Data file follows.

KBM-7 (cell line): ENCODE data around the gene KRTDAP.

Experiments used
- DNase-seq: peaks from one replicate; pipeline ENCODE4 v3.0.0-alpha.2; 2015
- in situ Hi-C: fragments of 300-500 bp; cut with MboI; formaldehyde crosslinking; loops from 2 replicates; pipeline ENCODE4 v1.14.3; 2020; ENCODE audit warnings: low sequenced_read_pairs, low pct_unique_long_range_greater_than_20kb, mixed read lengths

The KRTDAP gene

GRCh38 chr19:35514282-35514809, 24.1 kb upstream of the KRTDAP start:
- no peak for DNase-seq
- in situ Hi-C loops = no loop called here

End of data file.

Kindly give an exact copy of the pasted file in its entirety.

KBM-7 (cell line): ENCODE data around the gene KRTDAP.

Experiments used
- DNase-seq: peaks from one replicate; pipeline ENCODE4 v3.0.0-alpha.2; 2015
- in situ Hi-C: fragments of 300-500 bp; cut with MboI; formaldehyde crosslinking; loops from 2 replicates; pipeline ENCODE4 v1.14.3; 2020; ENCODE audit warnings: low sequenced_read_pairs, low pct_unique_long_range_greater_than_20kb, mixed read lengths

The KRTDAP gene

GRCh38 chr19:35514282-35514809, 24.1 kb upstream of the KRTDAP start:
- no peak for DNase-seq
- in situ Hi-C loops = no loop called here